Henry Ford will forever be associated with the assembly line, but he wasn’t responsible for creating it, only refining it. It was Ford who installed the first conveyor belt-based assembly line in his car factory in Michigan. The assembly line he perfected reduced the production cost of cars by reducing the time it took to assemble them; his famous Model T could be put together in just ninety-three minutes.
Success only came to Ford after he formed the Ford Motor Company in 1903, despite two earlier attempts which had failed miserably. He first got an engine running in 1893, and by 1896 he had built his first car. He sold the vehicle for $200 and put the money into building another. He built a few prototypes under the name of the Detroit Automobile Company in 1899 but no production cars were ever made. The company was dissolved in January 1901.
His biggest success, the Model T, was introduced in 1908, and after installing assembly lines in his factory in 1913 he became the world’s largest, most prominent car manufacturer. By 1927, Ford had produced a stunning 15 million Model Ts.
The Rolls Royce Silver Ghost was introduced in 1906 – a six cylinder car that remained in production until 1925. It represented the very best engineering and technology of the era. This innovative vehicle would set the standard for all future cars, marking the end of the beginning of the automobile. Remaining models still run smoothly and silently today, proving their true weight as technological marvels.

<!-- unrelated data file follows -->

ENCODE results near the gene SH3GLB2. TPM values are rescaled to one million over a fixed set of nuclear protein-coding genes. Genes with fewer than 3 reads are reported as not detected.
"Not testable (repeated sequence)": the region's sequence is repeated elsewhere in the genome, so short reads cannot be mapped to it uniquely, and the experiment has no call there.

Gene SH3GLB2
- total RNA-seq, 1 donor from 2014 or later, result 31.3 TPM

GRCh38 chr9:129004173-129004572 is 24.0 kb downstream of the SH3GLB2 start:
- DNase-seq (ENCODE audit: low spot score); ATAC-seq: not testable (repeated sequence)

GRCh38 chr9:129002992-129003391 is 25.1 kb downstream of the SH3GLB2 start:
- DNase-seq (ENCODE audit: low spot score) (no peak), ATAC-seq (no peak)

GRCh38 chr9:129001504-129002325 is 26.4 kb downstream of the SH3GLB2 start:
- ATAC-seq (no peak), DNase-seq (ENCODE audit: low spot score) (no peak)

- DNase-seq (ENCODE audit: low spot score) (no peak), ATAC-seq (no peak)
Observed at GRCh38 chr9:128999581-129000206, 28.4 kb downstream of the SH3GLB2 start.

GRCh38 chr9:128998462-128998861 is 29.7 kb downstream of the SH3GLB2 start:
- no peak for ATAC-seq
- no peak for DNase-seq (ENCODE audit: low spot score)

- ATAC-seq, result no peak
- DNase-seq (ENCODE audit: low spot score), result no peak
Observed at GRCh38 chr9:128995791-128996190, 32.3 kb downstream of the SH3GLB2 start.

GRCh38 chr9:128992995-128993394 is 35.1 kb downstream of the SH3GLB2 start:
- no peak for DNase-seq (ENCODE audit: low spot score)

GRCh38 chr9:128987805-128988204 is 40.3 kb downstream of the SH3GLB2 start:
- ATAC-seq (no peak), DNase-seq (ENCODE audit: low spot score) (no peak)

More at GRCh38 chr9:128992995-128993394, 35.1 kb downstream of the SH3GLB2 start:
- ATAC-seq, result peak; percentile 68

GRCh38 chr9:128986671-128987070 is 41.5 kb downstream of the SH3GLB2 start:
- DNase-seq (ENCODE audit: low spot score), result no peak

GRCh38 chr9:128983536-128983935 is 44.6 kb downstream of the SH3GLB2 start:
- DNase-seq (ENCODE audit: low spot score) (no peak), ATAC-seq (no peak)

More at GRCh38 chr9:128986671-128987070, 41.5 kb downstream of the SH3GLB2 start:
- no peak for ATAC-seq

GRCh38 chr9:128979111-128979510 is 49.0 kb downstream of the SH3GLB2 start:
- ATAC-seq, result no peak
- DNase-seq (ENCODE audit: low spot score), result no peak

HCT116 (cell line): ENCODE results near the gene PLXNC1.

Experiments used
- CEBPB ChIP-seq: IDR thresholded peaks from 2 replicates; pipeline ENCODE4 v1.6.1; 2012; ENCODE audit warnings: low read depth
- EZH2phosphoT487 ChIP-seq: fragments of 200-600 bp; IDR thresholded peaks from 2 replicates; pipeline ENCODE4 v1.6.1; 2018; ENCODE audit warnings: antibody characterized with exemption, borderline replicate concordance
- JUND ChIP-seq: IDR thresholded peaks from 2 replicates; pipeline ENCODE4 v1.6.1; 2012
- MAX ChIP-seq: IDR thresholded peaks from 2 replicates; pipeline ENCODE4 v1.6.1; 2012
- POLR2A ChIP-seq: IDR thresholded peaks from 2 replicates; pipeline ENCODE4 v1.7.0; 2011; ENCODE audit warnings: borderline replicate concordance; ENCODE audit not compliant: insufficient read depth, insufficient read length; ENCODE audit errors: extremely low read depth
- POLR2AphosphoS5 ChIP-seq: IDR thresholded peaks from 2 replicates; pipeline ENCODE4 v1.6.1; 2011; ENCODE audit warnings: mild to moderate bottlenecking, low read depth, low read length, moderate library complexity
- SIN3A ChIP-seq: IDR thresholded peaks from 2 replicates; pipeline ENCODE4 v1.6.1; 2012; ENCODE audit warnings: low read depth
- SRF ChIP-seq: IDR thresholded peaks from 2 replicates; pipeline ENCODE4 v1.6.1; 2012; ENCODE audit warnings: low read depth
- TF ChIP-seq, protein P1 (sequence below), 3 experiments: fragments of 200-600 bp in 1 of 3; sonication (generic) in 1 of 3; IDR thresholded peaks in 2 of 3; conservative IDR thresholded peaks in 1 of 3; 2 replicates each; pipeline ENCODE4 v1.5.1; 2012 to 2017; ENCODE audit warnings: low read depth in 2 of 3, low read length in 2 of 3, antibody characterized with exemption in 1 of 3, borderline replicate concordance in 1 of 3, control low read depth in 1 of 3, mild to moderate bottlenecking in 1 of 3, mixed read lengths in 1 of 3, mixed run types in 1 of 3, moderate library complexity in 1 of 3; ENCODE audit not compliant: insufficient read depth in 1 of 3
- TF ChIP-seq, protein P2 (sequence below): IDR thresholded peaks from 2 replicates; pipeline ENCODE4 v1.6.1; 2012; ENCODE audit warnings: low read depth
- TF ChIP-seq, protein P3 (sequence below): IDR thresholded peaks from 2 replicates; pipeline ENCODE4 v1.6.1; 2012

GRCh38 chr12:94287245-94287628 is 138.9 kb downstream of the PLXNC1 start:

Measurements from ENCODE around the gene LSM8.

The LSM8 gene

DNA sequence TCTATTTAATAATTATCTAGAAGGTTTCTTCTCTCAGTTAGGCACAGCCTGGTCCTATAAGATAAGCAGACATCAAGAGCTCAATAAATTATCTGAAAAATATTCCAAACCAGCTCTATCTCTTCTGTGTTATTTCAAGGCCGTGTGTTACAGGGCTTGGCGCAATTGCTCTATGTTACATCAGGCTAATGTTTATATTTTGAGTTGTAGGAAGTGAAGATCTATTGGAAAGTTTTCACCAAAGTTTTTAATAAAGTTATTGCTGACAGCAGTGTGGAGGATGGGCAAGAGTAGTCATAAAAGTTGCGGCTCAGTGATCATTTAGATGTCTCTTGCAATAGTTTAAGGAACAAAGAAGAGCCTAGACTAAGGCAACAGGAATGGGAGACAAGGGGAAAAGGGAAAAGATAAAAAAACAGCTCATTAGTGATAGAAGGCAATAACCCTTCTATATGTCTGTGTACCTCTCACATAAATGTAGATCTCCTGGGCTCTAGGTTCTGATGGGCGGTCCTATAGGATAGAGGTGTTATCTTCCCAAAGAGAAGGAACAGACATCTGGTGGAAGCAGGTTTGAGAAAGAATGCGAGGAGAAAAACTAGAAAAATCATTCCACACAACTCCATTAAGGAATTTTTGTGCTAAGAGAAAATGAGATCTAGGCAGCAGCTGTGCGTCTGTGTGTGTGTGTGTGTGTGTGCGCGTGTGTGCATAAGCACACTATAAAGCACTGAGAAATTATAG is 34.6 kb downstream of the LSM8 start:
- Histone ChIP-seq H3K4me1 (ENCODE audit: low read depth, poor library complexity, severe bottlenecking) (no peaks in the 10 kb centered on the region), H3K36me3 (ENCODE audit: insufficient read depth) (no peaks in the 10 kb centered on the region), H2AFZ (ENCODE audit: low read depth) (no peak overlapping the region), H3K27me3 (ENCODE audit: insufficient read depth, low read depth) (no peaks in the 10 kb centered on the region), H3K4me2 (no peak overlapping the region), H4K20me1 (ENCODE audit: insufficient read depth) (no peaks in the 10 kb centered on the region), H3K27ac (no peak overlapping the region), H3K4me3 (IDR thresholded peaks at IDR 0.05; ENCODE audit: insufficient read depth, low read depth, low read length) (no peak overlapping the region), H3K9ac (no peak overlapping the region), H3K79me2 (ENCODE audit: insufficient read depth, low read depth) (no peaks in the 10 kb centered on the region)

After over a century spent alongside the car, we can only now begin to assess the full effects of easily accessible transport and the impact it has had on our world. Almost every aspect of our lives has been indiscriminately altered by the advent of this technology, growing and developing around it. Only now is its role beginning to be impacted by new digital technologies, and the role of the internet in our lives. Time alone will tell how its role changes and adapts to match our lifestyle, and whether its fundamental place in our society will ever be usurped. For now, cars lie at the heart of almost everything we do, and everything we have done for the past one hundred years. Could de Vigevano, Lenoir, the Duryea brothers or Ford ever have foreseen that?